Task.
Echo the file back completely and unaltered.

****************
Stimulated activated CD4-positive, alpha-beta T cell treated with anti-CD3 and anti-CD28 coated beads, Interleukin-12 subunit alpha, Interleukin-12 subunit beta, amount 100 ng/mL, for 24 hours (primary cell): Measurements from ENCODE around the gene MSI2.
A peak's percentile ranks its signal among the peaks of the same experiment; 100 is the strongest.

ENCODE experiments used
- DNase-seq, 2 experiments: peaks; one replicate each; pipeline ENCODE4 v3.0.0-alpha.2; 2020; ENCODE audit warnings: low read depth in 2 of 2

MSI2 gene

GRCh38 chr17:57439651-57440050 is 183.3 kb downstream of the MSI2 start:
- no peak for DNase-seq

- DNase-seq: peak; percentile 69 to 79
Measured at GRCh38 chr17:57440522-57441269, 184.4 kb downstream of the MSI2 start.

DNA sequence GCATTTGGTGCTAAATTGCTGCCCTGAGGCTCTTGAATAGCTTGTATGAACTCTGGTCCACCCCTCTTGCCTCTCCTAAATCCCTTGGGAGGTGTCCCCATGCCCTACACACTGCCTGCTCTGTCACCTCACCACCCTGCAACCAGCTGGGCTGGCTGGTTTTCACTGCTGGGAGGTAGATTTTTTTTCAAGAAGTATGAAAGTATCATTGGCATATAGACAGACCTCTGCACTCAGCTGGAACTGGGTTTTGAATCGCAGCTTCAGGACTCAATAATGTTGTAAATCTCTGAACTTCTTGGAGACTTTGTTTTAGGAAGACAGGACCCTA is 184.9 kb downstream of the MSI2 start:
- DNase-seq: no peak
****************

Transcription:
Stimulated activated CD4-positive, alpha-beta T cell treated with anti-CD3 and anti-CD28 coated beads, Interleukin-12 subunit alpha, Interleukin-12 subunit beta, amount 100 ng/mL, for 24 hours (primary cell): Measurements from ENCODE around the gene MSI2.
A peak's percentile ranks its signal among the peaks of the same experiment; 100 is the strongest.

ENCODE experiments used
- DNase-seq, 2 experiments: peaks; one replicate each; pipeline ENCODE4 v3.0.0-alpha.2; 2020; ENCODE audit warnings: low read depth in 2 of 2

MSI2 gene

GRCh38 chr17:57439651-57440050 is 183.3 kb downstream of the MSI2 start:
- no peak for DNase-seq

- DNase-seq: peak; percentile 69 to 79
Measured at GRCh38 chr17:57440522-57441269, 184.4 kb downstream of the MSI2 start.

DNA sequence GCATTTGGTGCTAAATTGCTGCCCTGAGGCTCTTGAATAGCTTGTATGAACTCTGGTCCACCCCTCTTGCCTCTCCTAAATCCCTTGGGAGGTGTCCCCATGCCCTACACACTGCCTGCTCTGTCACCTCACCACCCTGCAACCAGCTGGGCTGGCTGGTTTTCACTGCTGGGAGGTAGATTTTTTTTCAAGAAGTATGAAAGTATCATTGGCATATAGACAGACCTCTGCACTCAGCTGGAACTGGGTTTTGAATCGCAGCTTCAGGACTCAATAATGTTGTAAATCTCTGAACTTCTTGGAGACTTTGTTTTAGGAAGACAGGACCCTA is 184.9 kb downstream of the MSI2 start:
- DNase-seq: no peak